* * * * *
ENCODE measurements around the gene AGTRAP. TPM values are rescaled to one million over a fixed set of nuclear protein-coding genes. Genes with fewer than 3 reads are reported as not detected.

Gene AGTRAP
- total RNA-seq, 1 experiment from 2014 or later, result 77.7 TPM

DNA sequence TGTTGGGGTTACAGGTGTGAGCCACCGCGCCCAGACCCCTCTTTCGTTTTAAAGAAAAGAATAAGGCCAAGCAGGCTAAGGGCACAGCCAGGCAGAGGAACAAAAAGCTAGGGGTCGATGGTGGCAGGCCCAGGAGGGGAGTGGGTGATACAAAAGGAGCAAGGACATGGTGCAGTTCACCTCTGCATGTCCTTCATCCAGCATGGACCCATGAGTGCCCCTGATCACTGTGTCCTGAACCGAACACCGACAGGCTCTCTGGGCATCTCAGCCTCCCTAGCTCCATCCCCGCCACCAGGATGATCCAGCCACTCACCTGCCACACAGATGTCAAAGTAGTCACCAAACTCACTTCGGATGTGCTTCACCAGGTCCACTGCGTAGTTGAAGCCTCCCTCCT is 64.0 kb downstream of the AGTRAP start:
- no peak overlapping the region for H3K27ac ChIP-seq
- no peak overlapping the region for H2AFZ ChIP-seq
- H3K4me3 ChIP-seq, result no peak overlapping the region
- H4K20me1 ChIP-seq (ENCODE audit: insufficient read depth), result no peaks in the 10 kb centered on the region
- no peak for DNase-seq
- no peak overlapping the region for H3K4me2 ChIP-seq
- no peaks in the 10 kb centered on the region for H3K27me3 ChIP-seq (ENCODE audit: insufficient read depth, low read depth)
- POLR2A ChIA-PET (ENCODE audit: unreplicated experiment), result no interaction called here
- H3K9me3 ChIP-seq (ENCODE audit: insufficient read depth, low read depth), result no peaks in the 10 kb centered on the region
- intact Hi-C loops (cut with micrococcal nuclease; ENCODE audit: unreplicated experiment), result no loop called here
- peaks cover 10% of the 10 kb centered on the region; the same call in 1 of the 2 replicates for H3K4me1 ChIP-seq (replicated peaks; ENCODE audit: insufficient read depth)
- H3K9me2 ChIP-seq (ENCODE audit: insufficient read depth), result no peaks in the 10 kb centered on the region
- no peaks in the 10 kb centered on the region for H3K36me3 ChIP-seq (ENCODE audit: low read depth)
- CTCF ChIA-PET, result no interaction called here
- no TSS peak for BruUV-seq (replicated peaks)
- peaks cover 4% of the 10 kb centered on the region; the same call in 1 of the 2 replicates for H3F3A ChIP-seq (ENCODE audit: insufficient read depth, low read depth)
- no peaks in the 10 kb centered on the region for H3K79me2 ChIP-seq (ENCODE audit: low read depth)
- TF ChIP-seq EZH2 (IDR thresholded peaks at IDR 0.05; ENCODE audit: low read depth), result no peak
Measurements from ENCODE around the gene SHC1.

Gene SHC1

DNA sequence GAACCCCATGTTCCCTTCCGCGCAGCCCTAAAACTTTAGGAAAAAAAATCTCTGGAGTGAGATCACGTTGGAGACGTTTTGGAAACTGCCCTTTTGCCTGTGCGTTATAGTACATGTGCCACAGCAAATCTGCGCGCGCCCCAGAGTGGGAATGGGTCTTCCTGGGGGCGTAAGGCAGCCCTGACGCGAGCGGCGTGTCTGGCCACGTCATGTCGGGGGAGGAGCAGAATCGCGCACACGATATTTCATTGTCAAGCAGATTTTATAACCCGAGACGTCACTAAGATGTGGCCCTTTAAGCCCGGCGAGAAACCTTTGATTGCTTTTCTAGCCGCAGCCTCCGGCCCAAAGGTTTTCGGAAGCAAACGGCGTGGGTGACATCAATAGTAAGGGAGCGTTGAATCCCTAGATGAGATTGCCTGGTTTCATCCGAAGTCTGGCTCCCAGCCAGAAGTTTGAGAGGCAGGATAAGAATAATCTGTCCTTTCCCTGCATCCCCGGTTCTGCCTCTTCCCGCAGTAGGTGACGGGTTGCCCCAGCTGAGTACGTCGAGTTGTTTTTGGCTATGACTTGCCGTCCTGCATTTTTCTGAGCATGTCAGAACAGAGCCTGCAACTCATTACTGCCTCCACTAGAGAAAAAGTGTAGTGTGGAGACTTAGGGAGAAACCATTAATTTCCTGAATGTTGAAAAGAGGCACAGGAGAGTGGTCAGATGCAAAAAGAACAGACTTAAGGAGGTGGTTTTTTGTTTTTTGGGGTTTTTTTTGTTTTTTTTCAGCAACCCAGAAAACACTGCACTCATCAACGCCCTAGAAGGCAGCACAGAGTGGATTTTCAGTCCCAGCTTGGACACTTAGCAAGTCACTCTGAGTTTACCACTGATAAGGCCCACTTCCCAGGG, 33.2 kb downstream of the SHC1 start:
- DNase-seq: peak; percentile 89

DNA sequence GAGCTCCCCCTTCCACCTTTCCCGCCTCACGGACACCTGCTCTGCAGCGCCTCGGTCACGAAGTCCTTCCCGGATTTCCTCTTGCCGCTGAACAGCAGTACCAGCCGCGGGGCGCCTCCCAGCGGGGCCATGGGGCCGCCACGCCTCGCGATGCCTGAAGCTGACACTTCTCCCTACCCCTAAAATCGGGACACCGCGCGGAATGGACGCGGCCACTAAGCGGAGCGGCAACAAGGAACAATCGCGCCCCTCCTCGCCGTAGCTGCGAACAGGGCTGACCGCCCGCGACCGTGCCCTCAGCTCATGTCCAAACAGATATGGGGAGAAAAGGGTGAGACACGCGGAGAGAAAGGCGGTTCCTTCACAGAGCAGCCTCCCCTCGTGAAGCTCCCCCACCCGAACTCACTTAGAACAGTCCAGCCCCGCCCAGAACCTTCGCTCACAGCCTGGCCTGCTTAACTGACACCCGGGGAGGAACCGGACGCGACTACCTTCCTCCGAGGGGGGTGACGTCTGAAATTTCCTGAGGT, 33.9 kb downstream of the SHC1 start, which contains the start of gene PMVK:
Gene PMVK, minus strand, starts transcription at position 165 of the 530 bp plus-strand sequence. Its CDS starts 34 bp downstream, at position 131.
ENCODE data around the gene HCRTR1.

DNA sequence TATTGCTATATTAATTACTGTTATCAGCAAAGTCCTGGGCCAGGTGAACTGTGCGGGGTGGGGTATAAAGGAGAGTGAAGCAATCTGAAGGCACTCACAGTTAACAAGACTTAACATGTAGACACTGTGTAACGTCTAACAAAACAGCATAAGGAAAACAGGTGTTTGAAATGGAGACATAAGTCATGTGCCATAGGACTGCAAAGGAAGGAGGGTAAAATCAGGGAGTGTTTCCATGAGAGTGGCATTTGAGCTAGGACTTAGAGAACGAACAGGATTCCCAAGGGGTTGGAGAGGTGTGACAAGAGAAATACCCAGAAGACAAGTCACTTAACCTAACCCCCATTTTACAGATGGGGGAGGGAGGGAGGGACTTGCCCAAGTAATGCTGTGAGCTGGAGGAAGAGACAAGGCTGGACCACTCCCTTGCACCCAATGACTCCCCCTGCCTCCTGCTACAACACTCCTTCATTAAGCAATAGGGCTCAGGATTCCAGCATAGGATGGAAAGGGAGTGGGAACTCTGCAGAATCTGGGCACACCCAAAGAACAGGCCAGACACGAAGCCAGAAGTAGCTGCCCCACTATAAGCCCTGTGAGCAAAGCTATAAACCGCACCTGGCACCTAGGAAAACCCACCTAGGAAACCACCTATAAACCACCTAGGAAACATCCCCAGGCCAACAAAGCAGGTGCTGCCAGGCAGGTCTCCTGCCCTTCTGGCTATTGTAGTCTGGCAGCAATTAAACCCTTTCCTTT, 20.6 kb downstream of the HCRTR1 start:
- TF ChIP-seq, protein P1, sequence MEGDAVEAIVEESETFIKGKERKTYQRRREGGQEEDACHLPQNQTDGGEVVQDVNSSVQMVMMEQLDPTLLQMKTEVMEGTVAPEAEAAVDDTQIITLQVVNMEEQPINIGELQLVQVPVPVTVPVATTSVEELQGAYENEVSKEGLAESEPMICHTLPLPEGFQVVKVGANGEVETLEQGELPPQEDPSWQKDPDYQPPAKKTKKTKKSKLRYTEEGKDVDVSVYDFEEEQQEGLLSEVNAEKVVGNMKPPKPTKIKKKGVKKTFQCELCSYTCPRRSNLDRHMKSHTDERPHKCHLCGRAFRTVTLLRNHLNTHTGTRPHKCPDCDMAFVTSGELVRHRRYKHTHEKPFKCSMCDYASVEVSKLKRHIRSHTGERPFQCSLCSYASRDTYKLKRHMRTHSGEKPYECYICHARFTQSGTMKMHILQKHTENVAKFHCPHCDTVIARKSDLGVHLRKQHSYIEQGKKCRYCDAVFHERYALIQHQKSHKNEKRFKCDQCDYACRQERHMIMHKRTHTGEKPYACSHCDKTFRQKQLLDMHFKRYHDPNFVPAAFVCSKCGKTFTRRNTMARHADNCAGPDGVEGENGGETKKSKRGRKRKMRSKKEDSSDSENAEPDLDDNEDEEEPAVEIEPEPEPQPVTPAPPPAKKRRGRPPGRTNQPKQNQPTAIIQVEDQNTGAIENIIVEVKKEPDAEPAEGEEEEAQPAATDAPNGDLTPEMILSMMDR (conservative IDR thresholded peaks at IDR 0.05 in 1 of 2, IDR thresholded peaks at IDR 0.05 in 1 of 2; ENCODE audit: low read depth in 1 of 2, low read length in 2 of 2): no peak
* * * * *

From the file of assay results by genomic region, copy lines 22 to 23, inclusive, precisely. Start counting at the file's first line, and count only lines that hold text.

- TF ChIP-seq EZH2 (IDR thresholded peaks at IDR 0.05; ENCODE audit: low read depth), result no peak
Measurements from ENCODE around the gene SHC1.